• Of note, but not specifically influential in my decision-making today, is the fact that some of the press reporting of these proceedings thus far, as is apparent from the three reports which I have read, does not provide a balanced account of this case, nor does it faithfully or accurately, in my judgment, reflect the substance of Russell J’s judgment or the evidence heard by the court. That is highly regrettable.

 

Cobb J felt that the issue of whether G had capacity, and if not, whether it was in her best interests to talk to the Press required some specialised assessment and evidence

 

  • Having heard these submissions, I invited all counsel to consider whether the first question which I should in fact be considering in this case on these issues is whether G has capacity to communicate directly with the press now. Given the press interest (it is, after all, here both in the form of a court reporter and as an interested party, represented) the sooner there is a capacity assessment available on that issue the better. After an adjournment for parties to take instructions, the London Borough of Redbridge indicated that it accepted this approach and refined its position to seeking an adjournment of today’s application in order to commission a further issue-specific capacity assessment by Dr. Barker. It was said that this could be completed within two weeks; it proposed that the matter should then be relisted for consideration. It invited me to make interim orders, as holding orders, in the meantime.

 

 

 

 

  • This approach was supported by the Official Solicitor in all respects.

 

 

 

 

  • Those orders were opposed by C, who asserted that there was no proper basis on which I could or should go down this route. F associated himself on this issue (as on all issues) with C.

 

 

 

 

  • It is self-evident that the question of G’s capacity to engage with members of the press (with a view to sharing her story publicly) has to be assessed properly and expertly before the court could reach any informed view as to whether it is in G’s best interests that she should in fact do so. In those circumstances, I propose to accede to the application to adjourn the Local Authority’s application for substantive relief in this respect, and shall re-list this application on the first available date, which is 2nd May 2014, before Russell J. I shall give the Local Authority leave to instruct Dr. Barker to undertake the capacity assessment specifically directed to the question of whether or not G has the capacity to communicate, and engage, with members of the press, with all the implications of so doing.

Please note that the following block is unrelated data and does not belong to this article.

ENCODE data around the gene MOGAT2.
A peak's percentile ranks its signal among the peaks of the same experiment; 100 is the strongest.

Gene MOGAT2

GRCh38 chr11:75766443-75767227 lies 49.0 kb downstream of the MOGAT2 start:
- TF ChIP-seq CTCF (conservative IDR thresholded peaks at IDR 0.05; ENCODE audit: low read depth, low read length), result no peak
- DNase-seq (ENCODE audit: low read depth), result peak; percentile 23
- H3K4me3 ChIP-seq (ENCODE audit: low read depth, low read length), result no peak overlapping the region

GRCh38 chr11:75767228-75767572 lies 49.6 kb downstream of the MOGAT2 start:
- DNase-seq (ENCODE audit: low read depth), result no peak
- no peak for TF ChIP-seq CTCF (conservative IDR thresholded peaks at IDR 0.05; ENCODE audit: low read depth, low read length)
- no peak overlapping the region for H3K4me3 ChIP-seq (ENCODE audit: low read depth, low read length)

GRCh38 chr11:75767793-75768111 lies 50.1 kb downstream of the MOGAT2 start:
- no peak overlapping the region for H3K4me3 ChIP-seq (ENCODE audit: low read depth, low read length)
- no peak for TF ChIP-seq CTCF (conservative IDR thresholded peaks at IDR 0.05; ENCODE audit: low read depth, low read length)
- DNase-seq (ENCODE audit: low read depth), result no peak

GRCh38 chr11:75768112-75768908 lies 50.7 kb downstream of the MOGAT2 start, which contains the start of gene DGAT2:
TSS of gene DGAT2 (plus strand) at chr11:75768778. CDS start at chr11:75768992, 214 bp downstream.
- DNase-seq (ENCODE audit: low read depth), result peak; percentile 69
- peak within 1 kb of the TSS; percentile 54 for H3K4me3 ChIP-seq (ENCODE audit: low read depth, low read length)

Having made the decision to get expert evidence from Dr Barker on those issues, the only issue remaining was what should happen in the interim – should the Press be talking to G, or should those legitimate journalistic desires to get the story be put on hold until the Court could decide whether G had capacity to make that decision for herself?

 

  • I have “reason to believe” that G does indeed lack the capacity in relation to decisions concerning communications with the press.

 

 

 

 

  • There is no doubt that in relation to section 48(b) the question of her discussions or communications with the press is indeed a matter (perhaps unprecedented) on which the Court of Protection can be invited to exercise its powers under the 2005 Act.

 

 

 

 

  • As to section 48(c), I have to do my best to weigh up on the evidence available to me whether it is in G’s best interests that I should make such an order.

 

 

 

 

  • On the one hand, there is evidence before the court that G indeed wishes to communicate with the press. That evidence is provided not only by G herself, but also by Ms Reid, a journalist who has now met with G on one occasion at her home. Furthermore, in a discussion with Miss Moore, G is reported to have said that she was “happy” that the article written by Ms Reid had indeed been written: “… it let them know what they do to the elderly“.

 

 

 

 

  • Of course, at present the press is circumscribed in what they can report of what G says about the proceedings. In my judgment there is indeed a powerful case for permitting G to communicate with the press at will, the court being reassured (pending the specific capacity assessment) that at present there are justified limits on what the press can report of this process and of matters germane to G’s private and family life.

 

 

 

 

  • On the other hand, it is clear from the attendance notes helpfully provided by Miss Moore that at other times G has expressed less than positive views about the involvement of the press in her life. She has said: “The newspaper trying to say I am crazy when I am not crazy…” She has gone on to say, when asked about the article in the Daily Mail: “I don’t know how happy I would be about that. I don’t want anybody from the press. They put what they like. They put in details that are not correct.” She also told me that she valued her privacy.

 

 

 

 

  • There is evidence, but I make no finding about it, that G is being used as the instrument of others to pursue publicity in relation to her particular situation, and that she is not exercising her free-will at all. I specifically reference the fact that she has, in discussions with Miss Moore, graphically described herself as the fly “in the spider’s web … the fly cannot get out of the spider’s web“. She has confirmed elsewhere and to others that C is “the spider“.

 

 

 

 

  • There is a concern that while Ms Reid has indicated to me that she has made but one visit to G’s home, others may have visited or repeatedly phoned G. G told Miss Moore, on her most recent visit yesterday:

 

 

 

She said reporters are always at her home or phoning her“.

 

That said, she added: